An Example of Wittgenstein's Private Language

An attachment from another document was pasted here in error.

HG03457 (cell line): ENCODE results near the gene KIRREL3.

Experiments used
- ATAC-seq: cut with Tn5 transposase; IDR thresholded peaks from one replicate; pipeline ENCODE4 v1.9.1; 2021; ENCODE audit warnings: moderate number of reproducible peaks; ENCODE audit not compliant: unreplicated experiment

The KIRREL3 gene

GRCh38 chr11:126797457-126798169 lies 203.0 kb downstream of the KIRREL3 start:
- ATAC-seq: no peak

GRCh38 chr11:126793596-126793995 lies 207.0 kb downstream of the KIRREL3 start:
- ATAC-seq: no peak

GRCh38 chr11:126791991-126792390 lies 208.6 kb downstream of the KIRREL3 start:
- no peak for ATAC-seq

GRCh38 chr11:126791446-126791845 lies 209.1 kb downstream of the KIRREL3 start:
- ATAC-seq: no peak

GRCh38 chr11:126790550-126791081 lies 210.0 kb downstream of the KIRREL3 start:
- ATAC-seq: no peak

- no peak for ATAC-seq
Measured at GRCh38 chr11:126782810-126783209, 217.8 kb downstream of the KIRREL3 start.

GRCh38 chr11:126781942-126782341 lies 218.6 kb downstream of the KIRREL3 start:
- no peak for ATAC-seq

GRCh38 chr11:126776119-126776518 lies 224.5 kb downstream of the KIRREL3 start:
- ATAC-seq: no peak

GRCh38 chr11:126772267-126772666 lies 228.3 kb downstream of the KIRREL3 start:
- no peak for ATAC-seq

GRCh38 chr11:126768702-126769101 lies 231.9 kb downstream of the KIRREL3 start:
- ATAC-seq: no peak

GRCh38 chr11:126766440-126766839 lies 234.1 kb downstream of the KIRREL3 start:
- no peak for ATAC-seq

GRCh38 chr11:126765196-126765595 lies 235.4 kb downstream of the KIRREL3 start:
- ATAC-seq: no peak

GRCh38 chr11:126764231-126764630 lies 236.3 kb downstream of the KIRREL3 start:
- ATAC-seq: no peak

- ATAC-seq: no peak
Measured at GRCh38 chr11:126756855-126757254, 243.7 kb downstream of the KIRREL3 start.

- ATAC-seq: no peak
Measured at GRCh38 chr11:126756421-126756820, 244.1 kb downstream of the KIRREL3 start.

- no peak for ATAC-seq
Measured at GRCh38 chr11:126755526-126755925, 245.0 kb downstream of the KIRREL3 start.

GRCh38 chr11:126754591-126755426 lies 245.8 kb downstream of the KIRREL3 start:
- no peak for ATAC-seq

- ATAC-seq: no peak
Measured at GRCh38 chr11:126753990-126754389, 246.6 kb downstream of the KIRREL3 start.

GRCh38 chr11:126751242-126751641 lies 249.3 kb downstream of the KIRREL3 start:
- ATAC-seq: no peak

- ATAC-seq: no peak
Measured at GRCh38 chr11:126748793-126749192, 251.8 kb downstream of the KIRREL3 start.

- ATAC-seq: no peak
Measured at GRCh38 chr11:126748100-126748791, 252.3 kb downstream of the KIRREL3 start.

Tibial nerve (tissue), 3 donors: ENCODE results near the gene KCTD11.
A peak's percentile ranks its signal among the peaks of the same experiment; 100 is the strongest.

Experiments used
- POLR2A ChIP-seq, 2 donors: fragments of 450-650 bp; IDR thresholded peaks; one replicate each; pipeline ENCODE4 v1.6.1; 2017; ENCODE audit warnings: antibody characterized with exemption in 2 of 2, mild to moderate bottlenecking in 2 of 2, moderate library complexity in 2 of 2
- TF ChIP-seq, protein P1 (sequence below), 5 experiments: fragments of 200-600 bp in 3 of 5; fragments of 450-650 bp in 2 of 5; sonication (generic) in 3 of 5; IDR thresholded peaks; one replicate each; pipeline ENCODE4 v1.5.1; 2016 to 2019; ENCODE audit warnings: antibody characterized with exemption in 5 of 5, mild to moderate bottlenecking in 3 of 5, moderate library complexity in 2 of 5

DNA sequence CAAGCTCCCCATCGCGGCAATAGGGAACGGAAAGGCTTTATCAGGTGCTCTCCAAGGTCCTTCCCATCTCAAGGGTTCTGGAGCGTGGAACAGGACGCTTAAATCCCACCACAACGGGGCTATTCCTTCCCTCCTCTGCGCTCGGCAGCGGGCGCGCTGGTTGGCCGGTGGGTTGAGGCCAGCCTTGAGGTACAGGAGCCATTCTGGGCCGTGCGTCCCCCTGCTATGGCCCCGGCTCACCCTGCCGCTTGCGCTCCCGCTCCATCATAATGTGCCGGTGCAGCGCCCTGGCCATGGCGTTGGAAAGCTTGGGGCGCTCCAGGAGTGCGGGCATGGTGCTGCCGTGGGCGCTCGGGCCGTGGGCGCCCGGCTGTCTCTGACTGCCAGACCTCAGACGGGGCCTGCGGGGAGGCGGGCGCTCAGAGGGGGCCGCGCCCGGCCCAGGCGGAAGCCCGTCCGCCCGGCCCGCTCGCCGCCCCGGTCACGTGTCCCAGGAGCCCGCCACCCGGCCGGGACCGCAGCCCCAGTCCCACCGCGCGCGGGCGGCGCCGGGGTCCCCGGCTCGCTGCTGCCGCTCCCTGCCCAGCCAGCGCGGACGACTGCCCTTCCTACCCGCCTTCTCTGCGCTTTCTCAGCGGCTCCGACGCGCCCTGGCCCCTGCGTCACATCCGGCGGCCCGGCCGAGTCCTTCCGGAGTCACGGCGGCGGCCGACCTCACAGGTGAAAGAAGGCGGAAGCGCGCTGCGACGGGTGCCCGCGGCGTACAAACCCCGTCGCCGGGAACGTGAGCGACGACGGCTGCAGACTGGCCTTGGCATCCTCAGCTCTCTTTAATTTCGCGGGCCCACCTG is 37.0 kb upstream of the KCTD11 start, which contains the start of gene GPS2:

Wittgenstein's idea of private language (as I have interpreted/learned it from [1]) is that language must rely on a shared basis for it to be useable, but that it is possible that we share no fundamental thing that all language is based upon. I saw this report on a different approach to math education, during the New Math era (an era of education that focused more on self-discovery of math, and less on rote memorization), [2]. I didn't realize it at the time, but it really seems to support Wittgenstein's concept of private language. Basically, in this paper (based off their summary/conclusion) they talked with a person, Benny, who had been doing good with the IPI system. This system was one that made individualized problems to address an individual's weaknesses while being mostly self-paced. But instead of converging to the modern math system, Benny created a his own system of rules that would produce right answers, but not be conceptually correct. Furthermore, there did exist counter-examples and inconsistencies in his system that he wasn't know how to fix (but did realize). Thus the instructors wanted Benny to observe the modern math system and what was correct, and produce by himself the correct rules. Thus Benny's math system can be seen as the private language, and as Benny didn't know what the shared aspects that formed the basis of the modern math language, he wasn't able to actually use math properly.


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